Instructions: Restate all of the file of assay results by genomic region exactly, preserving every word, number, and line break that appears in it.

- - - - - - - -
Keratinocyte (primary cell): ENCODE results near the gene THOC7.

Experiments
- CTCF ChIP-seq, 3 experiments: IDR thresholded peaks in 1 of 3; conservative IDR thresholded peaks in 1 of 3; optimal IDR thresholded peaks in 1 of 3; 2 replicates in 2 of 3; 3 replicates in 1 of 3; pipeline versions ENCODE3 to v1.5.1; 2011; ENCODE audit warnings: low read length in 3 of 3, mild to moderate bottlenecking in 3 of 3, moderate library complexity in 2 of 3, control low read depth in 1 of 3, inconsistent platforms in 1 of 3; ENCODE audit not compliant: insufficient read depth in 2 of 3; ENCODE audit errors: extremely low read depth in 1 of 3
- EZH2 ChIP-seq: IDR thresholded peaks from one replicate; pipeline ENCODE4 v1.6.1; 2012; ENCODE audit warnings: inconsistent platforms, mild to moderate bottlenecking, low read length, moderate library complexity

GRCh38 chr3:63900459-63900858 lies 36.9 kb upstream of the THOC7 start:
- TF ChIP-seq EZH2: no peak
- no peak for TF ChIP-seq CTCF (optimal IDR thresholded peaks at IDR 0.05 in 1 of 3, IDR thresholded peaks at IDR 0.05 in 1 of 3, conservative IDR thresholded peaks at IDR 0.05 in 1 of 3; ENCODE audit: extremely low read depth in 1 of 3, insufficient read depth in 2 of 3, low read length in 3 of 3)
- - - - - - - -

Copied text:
Keratinocyte (primary cell): ENCODE results near the gene THOC7.

Experiments
- CTCF ChIP-seq, 3 experiments: IDR thresholded peaks in 1 of 3; conservative IDR thresholded peaks in 1 of 3; optimal IDR thresholded peaks in 1 of 3; 2 replicates in 2 of 3; 3 replicates in 1 of 3; pipeline versions ENCODE3 to v1.5.1; 2011; ENCODE audit warnings: low read length in 3 of 3, mild to moderate bottlenecking in 3 of 3, moderate library complexity in 2 of 3, control low read depth in 1 of 3, inconsistent platforms in 1 of 3; ENCODE audit not compliant: insufficient read depth in 2 of 3; ENCODE audit errors: extremely low read depth in 1 of 3
- EZH2 ChIP-seq: IDR thresholded peaks from one replicate; pipeline ENCODE4 v1.6.1; 2012; ENCODE audit warnings: inconsistent platforms, mild to moderate bottlenecking, low read length, moderate library complexity

GRCh38 chr3:63900459-63900858 lies 36.9 kb upstream of the THOC7 start:
- TF ChIP-seq EZH2: no peak
- no peak for TF ChIP-seq CTCF (optimal IDR thresholded peaks at IDR 0.05 in 1 of 3, IDR thresholded peaks at IDR 0.05 in 1 of 3, conservative IDR thresholded peaks at IDR 0.05 in 1 of 3; ENCODE audit: extremely low read depth in 1 of 3, insufficient read depth in 2 of 3, low read length in 3 of 3)